The New York Times reported Sunday, November 11, 2012 (page 18), on the emerging news story about the surprising resignation of General David Petraues, the Director of the CIA. The story, though still cloudy, was revealed after he admitted to having an affair with his biographer. The article stated that when he began his job at the CIA, he and his wife moved in to a home in Virginia and it was “”the closest thing to a normal life together that they had in years.” The article stated further, “after years in war zones, Mr. Petraues told friends, he was amazed to eat dinner most nights with his wife and to discover weekends again. He told friends “on the day his daughter was married last month, he went for a 34-mile bike ride.”
In my many years of working with couples, I have encountered similar circumstances that motivated couples to seek counseling. This story reminded me how important it is for us to not become complacent about our relationships. Today, our lives are more complex. We are distracted by media, internet and information overload. They add to our stress in the workplace. In many families, both partners work having to balance these demands with those at home. To cope with this, we develop a coping style, which if successful, becomes regular, consistent and habitual. The intimacy and security of the couple relationship often takes a hit.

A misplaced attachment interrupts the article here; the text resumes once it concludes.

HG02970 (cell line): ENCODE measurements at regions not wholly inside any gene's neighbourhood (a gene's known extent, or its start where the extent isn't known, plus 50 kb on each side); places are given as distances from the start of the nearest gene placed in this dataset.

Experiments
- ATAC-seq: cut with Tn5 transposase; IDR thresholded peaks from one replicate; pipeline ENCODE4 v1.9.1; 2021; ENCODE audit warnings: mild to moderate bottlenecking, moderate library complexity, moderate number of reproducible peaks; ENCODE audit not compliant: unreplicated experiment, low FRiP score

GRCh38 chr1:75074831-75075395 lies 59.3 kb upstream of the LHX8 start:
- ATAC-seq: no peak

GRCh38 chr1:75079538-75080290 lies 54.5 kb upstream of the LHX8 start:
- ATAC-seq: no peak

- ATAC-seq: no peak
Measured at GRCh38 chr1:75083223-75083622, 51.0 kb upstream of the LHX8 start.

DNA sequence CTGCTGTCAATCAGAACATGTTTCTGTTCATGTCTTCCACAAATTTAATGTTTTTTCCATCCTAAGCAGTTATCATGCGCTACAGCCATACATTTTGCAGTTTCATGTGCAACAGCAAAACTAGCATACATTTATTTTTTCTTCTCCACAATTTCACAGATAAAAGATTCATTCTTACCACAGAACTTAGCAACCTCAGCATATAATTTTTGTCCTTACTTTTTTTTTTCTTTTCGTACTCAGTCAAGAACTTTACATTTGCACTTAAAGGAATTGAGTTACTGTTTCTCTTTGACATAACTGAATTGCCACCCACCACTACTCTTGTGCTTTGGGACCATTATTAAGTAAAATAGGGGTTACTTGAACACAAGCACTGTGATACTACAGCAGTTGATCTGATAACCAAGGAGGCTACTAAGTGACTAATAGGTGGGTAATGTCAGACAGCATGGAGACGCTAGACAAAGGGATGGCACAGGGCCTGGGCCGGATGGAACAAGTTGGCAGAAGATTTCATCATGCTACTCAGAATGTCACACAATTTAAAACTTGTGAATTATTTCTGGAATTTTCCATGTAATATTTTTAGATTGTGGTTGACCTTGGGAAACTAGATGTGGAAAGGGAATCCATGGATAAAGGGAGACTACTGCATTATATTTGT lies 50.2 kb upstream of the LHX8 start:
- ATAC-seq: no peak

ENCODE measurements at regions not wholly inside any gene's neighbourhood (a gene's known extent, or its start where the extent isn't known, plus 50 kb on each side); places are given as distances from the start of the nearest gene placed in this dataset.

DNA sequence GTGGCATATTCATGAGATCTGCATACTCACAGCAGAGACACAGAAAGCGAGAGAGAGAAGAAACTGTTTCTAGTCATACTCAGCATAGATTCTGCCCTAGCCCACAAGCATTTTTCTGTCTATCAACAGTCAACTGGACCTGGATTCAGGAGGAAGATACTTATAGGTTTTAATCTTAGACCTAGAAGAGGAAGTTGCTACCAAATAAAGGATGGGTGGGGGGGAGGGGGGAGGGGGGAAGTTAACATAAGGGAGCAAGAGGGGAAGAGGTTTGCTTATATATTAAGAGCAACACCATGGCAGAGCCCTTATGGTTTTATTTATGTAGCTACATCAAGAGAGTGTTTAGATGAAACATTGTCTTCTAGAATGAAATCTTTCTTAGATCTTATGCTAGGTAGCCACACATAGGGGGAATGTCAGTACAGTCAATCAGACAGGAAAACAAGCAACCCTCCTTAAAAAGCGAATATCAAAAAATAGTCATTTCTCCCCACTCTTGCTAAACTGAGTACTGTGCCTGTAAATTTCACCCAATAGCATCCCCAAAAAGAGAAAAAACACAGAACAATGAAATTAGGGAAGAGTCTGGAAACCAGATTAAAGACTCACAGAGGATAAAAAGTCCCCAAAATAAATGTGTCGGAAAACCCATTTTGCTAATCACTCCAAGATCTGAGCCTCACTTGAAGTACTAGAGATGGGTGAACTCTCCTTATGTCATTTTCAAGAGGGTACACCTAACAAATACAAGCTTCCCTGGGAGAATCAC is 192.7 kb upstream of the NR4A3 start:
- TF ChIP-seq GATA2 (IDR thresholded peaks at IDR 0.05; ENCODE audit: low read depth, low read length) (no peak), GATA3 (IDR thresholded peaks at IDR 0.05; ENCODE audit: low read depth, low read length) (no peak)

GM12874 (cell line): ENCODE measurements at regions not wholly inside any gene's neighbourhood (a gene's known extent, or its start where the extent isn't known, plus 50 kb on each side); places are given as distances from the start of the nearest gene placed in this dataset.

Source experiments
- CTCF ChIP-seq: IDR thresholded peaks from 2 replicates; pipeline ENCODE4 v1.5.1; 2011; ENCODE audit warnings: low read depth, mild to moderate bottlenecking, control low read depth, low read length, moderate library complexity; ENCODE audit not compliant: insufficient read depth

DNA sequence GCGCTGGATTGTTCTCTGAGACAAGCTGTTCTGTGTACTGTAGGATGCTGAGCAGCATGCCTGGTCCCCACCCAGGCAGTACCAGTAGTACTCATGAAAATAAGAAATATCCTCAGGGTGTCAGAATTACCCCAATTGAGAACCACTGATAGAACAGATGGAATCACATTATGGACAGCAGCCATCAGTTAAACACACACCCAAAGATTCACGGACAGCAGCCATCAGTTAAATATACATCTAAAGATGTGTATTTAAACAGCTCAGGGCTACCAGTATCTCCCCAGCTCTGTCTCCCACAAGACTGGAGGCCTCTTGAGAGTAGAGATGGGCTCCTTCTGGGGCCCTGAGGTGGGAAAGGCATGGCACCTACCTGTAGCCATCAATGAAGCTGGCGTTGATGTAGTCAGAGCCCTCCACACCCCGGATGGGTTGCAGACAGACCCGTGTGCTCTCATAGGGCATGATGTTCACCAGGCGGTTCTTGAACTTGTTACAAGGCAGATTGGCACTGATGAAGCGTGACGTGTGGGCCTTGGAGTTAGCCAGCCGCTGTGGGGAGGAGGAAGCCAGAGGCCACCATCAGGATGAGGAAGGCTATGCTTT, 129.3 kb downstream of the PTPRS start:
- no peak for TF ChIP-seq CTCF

Relationships change over time. The circumstances that attract us initially change significantly once we become intimate, live together, marry, have children, raise children and launch them to find ourselves alone again. Each stage presents many challenges that affect the intimacy, satisfaction and security in our relationships. It’s important for us to watch out for those times when the habits of our lives have become rigid, resisting change.
In the case of General Petraues, he and his wife, Holly, with their two grown children were seen as a model of how to make a military marriage work with long separations and overseas deployments. Mrs. Petraues was a remarkable figure herself, creating a career as an advocate for the financial education of military families and joining the Obama administration’s Consumer Financial Protection Bureau.
It’s easy to imagine the separate lives these two had that helped them maintain the strength and security of their relationship raising their children over the years. They are admirable given how hard they worked to achieve this. Yet I, as a psychologist who specializes in working with couples, appreciate the toll it can take on their relationship.
Don't let your relationship become rigid and resistant to change.
This article was originally published at Center for Relationship Enhancement Ginsberg Associates . Reprinted with permission.
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